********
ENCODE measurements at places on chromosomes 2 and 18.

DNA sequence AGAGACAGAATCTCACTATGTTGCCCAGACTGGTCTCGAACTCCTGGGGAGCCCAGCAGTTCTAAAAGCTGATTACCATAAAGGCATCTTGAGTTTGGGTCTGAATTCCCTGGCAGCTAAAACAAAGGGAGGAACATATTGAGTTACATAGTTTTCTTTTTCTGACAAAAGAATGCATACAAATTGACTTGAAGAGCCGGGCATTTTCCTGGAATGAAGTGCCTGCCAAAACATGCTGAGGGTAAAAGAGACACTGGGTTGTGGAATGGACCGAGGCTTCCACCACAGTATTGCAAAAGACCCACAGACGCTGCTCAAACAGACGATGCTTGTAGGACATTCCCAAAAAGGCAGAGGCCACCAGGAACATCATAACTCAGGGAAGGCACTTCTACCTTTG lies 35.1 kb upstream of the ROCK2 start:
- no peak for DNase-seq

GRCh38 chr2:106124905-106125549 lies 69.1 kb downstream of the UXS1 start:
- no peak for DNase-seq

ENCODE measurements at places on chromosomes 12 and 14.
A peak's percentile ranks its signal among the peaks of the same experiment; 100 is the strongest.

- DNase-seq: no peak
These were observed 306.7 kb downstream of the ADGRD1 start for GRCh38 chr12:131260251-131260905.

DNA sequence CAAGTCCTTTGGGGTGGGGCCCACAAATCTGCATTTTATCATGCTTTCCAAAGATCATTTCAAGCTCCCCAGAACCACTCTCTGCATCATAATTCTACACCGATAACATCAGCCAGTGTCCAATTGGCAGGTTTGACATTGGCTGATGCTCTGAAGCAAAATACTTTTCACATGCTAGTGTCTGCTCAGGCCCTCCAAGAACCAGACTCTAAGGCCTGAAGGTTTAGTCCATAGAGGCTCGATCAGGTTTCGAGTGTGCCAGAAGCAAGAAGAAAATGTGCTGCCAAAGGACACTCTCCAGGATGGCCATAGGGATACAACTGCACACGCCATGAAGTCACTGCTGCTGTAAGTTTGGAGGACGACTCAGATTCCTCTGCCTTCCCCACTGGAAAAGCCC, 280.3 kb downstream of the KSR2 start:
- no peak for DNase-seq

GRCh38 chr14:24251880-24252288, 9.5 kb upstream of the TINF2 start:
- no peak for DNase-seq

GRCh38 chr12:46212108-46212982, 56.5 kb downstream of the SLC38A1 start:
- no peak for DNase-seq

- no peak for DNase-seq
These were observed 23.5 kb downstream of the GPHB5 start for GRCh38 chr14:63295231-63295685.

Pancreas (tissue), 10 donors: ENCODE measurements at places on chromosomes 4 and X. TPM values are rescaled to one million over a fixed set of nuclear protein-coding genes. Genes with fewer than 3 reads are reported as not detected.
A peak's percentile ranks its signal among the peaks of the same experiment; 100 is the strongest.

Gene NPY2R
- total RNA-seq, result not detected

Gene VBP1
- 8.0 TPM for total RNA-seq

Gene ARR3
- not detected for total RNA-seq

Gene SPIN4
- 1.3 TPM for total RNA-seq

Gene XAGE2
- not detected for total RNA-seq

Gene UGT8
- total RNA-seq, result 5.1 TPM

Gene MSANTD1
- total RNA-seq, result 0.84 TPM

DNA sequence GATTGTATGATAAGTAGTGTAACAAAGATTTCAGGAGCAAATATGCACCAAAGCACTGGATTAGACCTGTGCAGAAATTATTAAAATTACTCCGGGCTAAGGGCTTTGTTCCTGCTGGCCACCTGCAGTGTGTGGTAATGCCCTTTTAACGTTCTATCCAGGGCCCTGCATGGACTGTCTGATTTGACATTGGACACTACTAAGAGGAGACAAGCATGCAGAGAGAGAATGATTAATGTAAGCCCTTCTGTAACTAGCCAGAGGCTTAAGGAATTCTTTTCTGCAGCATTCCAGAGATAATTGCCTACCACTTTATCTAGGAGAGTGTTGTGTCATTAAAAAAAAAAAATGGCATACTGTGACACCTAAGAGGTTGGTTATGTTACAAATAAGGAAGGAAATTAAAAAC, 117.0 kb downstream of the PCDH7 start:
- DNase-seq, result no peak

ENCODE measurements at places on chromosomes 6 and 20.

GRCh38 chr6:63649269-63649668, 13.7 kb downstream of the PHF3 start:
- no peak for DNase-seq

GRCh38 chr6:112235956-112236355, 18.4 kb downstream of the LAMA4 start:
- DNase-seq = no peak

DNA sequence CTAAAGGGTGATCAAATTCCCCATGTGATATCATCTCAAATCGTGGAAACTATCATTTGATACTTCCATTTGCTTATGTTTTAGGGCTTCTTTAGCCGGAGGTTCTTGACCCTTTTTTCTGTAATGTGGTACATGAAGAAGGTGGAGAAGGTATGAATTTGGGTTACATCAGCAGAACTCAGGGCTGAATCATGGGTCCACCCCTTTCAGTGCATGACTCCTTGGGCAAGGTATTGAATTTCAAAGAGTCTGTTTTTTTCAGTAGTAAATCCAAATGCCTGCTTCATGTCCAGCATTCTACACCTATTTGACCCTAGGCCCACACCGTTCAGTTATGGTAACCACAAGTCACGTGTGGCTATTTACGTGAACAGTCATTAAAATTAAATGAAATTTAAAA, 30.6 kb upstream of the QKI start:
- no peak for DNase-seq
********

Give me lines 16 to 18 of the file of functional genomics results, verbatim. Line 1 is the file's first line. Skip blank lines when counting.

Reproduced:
- no peak for DNase-seq
These were observed 23.5 kb downstream of the GPHB5 start for GRCh38 chr14:63295231-63295685.

Pancreas (tissue), 10 donors: ENCODE measurements at places on chromosomes 4 and X. TPM values are rescaled to one million over a fixed set of nuclear protein-coding genes. Genes with fewer than 3 reads are reported as not detected.